Sprained Ankles and Thankfulness
- 2004 22 Nov
An annoying bird has taken up residence in our backyard. It squawks loudly and only at night. Did I happen to mention that this is annoying? However, being the intrepid home schoolers that we are, we trooped outside last night, armed with flashlights and our copy of "Birds of Virginia" to see if we could at least identify our noisy neighbor. With my usual grace I discovered a hole the wind had covered with leaves and promptly used it to sprain my ankle.
While hobbling around church explaining my accident, someone remarked that I should be grateful that my ankle wasn't broken. I agreed. I was thankful that the injury wasn't worse. But later I began to question that kind of gratitude.
In 1 Thessalonians, Paul writes that we are to "Rejoice always; pray without ceasing; in everything give thanks; for this is God's will for you in Christ Jesus." As I study that verse, it doesn't sound like an "it can always be worse" theology.
First, Paul says to "rejoice always." This is the same joy that he urges in Philippians 4:4 when he says, "Rejoice in the Lord always; again I will say, rejoice!" This isn't a joy in our circumstances, but a joy rooted in our relationship to Christ that no circumstance can alter or steal. No matter my pain, no matter my trial, I can know that my Lord loves me and would never allow my pain without purpose. Nehemiah 8:10 tells us "Do not be grieved, for the joy of the LORD is your strength." When I am tempted to grieve my circumstances, I am to lean into the joy of my Lord. He will give me the strength to deal with my trials.
Paul's next instruction is to pray without ceasing. How can we ever taste the full sweetness of joy without an attitude of devotion to the Joy Giver? I have been deeply burdened lately with prayer concerns. Good things have been happening in my husband's youth ministry, and I fear what will happen if he and the children he ministers to are not hedged about with prayer. I fear the direction of my country if prayer warriors do not take up their posts. And when I fear, I pray. And when I feel the burdens pressing on me I give them to my Lord and feel my shoulders relaxing and my breathing ease and my heart lighten. And God fills me with joy and peace and the assurance that He is in control and has a purpose and a plan.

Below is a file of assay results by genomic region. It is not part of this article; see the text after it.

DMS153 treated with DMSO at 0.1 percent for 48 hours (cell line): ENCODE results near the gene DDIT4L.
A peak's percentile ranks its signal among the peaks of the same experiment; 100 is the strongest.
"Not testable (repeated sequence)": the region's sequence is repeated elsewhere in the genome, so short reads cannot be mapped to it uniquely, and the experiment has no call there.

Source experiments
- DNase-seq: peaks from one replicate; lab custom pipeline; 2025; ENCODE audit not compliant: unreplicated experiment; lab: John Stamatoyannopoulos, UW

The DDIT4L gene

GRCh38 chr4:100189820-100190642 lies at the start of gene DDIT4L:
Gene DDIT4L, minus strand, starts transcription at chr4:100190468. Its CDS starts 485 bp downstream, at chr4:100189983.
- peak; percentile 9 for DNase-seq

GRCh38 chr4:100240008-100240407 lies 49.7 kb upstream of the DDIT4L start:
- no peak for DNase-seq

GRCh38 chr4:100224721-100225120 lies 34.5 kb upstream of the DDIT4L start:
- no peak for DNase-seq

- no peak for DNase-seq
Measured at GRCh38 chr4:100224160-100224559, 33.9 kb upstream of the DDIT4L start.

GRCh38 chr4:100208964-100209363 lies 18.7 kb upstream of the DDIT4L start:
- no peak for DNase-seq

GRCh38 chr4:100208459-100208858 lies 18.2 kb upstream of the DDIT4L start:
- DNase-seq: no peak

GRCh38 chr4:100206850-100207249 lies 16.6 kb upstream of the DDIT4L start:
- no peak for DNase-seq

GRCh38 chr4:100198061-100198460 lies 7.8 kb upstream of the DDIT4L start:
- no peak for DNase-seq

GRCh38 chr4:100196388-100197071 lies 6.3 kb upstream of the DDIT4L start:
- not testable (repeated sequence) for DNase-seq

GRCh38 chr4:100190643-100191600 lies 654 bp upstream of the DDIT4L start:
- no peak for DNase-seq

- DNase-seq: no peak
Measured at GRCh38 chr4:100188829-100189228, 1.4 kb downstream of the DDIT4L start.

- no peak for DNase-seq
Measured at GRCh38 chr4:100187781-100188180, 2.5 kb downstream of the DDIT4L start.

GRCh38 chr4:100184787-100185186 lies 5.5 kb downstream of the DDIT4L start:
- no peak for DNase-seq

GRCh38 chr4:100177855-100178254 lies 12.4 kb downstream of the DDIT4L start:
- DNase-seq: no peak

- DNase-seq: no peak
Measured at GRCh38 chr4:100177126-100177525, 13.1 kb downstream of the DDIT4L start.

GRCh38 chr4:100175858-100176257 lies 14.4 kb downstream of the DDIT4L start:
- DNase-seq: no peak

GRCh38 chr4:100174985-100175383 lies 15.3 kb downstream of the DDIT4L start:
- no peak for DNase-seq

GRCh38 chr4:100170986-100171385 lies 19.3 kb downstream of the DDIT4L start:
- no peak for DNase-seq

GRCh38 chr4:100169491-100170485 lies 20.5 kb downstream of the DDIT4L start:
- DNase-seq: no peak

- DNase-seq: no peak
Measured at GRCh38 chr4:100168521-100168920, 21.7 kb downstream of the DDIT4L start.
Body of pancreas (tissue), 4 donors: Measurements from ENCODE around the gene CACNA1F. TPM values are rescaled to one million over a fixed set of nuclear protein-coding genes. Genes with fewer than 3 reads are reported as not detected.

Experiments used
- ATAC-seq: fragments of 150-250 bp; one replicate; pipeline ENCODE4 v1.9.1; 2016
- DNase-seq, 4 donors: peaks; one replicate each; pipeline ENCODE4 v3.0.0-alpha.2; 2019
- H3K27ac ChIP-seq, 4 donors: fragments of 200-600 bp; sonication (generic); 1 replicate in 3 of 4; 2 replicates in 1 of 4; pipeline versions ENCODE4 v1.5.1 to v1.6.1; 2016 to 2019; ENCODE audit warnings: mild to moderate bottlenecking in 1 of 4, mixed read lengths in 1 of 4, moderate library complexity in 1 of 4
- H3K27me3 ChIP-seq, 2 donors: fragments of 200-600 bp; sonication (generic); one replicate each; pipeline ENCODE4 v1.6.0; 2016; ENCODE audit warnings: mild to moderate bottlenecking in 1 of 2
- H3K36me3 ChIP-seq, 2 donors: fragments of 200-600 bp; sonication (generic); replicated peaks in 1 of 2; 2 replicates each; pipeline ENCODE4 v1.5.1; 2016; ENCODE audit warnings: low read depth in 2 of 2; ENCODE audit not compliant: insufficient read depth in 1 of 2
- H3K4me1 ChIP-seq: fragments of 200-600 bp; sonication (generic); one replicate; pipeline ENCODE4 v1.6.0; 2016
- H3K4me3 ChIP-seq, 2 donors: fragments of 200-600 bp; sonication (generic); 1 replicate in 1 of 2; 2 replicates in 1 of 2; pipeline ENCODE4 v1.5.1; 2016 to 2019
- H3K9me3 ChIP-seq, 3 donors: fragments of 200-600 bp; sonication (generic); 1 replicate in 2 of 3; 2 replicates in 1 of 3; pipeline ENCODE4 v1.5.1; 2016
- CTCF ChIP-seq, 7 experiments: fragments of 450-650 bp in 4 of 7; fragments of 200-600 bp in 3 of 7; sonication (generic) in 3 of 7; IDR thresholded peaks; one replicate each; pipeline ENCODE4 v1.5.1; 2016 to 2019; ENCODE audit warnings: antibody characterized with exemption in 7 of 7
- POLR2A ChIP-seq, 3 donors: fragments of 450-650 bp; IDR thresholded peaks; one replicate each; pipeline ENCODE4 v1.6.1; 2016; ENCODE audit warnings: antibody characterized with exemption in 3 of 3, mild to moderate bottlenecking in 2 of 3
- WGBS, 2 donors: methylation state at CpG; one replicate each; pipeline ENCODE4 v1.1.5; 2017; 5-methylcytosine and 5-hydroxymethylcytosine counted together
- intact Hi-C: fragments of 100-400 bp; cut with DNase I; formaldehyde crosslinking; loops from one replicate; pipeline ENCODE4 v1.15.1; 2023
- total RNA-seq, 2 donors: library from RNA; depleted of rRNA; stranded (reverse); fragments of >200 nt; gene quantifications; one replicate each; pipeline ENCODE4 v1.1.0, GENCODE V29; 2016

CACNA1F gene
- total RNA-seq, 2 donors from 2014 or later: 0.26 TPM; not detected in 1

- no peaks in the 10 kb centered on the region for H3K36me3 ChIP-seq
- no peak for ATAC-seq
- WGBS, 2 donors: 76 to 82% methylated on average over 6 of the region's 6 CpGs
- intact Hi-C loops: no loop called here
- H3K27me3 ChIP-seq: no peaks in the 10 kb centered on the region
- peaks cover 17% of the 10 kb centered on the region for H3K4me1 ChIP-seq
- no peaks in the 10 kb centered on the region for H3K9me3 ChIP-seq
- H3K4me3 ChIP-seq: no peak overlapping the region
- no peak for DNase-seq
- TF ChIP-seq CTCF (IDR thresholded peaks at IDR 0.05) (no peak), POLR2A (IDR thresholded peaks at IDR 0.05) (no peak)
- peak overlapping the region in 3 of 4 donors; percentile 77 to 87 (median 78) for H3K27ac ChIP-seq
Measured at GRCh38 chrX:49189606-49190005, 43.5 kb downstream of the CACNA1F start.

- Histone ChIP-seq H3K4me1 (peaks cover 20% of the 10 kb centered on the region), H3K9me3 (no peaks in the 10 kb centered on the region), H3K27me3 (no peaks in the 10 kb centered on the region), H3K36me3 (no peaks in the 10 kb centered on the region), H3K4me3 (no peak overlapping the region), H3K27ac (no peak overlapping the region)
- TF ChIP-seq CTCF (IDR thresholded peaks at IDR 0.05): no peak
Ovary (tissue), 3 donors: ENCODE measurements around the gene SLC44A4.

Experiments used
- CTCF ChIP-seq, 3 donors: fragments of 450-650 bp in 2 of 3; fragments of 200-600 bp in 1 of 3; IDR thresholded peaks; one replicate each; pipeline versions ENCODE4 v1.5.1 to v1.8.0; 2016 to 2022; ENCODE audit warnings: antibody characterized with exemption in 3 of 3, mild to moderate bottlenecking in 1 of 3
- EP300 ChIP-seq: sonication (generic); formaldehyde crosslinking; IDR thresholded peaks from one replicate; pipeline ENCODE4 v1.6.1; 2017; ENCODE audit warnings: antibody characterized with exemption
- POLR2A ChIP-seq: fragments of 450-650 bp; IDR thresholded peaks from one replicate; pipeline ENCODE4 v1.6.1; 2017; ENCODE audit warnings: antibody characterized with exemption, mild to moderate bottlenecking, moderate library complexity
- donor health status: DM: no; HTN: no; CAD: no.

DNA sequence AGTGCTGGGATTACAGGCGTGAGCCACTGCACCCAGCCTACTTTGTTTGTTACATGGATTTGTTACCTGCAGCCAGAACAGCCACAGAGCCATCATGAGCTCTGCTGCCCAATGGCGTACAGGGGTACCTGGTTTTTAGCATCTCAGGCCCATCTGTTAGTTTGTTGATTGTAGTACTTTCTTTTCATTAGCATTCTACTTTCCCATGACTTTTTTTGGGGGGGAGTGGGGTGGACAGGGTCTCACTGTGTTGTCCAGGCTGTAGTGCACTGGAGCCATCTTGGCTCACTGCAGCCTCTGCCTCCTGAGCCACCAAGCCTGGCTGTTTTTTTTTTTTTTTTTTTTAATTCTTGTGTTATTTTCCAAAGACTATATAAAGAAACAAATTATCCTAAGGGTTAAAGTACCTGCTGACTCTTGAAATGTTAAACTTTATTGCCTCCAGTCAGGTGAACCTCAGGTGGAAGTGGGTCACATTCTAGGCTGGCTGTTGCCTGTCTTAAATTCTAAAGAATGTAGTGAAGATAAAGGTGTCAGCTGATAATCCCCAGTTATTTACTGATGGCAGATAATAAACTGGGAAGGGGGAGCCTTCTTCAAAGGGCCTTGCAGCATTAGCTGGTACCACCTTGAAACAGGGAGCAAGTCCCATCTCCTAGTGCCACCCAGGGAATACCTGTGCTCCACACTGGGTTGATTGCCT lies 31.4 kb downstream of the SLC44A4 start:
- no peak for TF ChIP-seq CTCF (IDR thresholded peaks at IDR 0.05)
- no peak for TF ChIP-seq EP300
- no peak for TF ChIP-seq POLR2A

And lastly, Paul tells us "in everything give thanks." There really are no ifs, ands, or buts. He tells us in this circumstance, give thanks. I am not to be grateful that it isn't worse. I'm to be grateful for what my circumstance is, not that it isn't what it could have been. In "The Hiding Place" Corrie ten Boom tells of her sister Betsy's insistence on being thankful for the lice they suffered in the concentration camp. Corrie thought this was crazy, but she dutifully gave thanks. It wasn't until much later that she learned that the lice they suffered prevented them from being molested by the camp guards. We cannot see what God sees; we do not know the whole plan. But we can be assured that God loves us and that His plan is perfect. So, we rejoice, and we pray and God gives us the ability to be thankful for our circumstances—as is.
So this is God's will for us. In Christ Jesus He wants us to have deep and abiding joy. He wants us to talk to Him all the time, to be so tuned in to Him that we hear His slightest whisper. He wants us to know Him so well that we trust His plan in every circumstance, no matter how painful or uncomfortable. Not just to trust Him, but to positively delight in the fact that He has a plan for our situation.
Which leads me back to my ankle. Not fun. I don't know the "sprained ankle plan" but I do know a God who is so awesome that He can use a sprained ankle to glorify Himself. And I'm so very thankful that He's decided to use me as a part of that plan, whatever it may be.
Awnali Mills is a busy homeschooling quiliter. She, her youth minister husband, 2 kids and several rulers live in Richmond, VA. She can be reached at firstname.lastname@example.org.